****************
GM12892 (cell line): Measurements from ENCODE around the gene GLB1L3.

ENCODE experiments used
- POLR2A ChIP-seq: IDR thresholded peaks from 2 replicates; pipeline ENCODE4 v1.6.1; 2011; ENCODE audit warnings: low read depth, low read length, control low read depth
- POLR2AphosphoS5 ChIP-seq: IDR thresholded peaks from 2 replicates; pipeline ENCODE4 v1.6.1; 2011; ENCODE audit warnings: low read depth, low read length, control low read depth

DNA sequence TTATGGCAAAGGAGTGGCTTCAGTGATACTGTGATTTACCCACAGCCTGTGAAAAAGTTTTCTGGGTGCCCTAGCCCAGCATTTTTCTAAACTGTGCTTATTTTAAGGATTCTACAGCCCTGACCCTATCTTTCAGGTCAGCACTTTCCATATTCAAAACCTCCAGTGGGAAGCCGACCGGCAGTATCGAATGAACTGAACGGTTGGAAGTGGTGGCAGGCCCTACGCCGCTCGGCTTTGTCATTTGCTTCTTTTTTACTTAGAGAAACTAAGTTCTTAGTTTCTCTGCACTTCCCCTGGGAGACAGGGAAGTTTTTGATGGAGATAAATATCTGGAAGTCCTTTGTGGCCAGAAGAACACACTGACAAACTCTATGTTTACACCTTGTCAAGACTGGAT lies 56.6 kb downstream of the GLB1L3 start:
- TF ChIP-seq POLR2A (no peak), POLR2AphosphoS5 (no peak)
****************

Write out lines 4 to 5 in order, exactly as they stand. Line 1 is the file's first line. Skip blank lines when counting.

- POLR2AphosphoS5 ChIP-seq: IDR thresholded peaks from 2 replicates; pipeline ENCODE4 v1.6.1; 2011; ENCODE audit warnings: low read depth, low read length, control low read depth

DNA sequence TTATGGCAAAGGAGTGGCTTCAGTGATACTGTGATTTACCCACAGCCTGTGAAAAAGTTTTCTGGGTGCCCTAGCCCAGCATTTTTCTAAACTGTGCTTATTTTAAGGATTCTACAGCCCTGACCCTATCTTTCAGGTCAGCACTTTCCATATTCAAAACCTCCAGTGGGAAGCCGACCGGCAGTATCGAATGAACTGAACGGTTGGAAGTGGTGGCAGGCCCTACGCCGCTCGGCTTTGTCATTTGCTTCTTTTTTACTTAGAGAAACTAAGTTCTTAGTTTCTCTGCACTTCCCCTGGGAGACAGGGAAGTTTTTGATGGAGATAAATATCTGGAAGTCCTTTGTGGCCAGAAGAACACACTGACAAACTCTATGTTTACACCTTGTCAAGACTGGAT lies 56.6 kb downstream of the GLB1L3 start: